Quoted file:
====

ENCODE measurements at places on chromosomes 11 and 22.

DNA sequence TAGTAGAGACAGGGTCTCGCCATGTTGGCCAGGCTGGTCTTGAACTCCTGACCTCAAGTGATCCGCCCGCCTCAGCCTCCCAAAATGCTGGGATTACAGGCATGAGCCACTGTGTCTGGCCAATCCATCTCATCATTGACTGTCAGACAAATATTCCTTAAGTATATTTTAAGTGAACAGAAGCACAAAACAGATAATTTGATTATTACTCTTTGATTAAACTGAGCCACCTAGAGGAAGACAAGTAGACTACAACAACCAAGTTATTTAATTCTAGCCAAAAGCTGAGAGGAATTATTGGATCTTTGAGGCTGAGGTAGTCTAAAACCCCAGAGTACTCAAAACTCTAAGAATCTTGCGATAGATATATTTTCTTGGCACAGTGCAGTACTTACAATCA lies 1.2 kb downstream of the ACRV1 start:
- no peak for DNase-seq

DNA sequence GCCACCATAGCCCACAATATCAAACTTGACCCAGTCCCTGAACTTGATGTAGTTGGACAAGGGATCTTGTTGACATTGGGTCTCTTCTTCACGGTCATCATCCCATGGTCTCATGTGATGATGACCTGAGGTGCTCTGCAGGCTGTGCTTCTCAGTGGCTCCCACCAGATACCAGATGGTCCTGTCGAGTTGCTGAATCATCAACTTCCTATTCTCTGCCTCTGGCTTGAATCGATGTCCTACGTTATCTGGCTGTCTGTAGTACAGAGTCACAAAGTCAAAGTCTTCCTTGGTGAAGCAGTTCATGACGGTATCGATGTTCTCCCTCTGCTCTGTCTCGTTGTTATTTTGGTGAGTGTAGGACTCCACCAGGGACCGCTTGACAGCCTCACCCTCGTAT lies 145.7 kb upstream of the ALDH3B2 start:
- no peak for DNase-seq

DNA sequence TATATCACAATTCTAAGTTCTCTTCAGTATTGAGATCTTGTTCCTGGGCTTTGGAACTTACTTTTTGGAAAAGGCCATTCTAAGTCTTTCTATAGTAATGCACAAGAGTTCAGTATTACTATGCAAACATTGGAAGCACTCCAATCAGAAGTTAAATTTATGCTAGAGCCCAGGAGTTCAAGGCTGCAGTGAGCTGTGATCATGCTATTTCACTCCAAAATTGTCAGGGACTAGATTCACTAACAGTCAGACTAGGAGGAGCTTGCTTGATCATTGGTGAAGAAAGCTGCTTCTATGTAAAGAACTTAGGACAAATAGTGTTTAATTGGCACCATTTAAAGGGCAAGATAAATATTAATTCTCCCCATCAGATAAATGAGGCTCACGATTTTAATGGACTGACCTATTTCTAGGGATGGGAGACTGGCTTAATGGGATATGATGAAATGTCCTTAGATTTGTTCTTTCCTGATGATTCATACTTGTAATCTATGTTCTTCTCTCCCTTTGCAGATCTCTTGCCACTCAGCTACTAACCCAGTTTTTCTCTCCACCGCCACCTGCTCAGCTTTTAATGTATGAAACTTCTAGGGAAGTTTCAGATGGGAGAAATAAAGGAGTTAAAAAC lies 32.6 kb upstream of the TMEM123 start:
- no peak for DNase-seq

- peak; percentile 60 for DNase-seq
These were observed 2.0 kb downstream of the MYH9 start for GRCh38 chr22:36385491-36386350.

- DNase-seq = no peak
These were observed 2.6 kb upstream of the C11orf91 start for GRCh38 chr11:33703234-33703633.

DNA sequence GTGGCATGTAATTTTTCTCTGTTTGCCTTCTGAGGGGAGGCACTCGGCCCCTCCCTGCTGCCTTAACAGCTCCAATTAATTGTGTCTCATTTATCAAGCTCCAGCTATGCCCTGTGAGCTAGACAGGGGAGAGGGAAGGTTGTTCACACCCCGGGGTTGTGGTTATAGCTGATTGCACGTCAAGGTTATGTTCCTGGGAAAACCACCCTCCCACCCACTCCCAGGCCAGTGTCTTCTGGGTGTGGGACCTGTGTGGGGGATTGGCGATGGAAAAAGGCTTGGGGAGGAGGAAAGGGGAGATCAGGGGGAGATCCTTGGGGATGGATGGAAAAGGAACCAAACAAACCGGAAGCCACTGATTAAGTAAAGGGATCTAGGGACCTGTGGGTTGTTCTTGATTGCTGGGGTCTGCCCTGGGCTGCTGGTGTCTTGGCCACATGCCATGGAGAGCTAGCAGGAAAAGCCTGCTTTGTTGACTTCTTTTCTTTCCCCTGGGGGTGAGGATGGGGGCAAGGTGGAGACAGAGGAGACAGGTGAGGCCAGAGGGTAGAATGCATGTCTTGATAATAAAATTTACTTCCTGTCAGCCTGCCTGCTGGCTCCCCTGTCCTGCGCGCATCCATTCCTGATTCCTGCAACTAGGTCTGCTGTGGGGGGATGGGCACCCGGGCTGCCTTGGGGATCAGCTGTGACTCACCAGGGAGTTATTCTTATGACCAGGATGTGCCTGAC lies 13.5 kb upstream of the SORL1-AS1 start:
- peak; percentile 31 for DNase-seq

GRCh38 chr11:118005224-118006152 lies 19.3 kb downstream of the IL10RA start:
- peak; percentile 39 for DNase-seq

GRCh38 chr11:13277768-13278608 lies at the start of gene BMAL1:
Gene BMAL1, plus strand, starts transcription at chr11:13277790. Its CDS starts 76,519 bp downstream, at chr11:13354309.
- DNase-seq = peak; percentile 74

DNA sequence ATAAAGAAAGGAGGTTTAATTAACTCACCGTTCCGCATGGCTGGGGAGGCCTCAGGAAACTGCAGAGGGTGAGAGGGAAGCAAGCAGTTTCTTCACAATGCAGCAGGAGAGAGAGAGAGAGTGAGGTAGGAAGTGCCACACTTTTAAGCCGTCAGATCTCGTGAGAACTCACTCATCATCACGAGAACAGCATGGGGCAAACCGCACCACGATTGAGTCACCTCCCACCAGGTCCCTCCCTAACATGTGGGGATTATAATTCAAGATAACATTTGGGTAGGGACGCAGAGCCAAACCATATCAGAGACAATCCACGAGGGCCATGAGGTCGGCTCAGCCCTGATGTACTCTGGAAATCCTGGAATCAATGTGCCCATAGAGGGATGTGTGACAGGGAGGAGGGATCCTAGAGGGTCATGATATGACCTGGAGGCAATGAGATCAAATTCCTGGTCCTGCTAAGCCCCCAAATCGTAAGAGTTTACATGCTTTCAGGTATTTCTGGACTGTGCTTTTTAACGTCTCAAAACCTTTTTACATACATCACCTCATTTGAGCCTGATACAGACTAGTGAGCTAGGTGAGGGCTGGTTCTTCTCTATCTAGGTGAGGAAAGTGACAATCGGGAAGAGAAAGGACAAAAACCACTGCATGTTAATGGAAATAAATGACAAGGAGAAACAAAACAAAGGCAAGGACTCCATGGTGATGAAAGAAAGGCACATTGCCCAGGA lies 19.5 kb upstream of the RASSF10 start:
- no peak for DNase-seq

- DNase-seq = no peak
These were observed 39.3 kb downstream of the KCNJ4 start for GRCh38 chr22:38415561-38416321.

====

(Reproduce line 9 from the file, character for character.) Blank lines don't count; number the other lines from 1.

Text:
These were observed 2.0 kb downstream of the MYH9 start for GRCh38 chr22:36385491-36386350.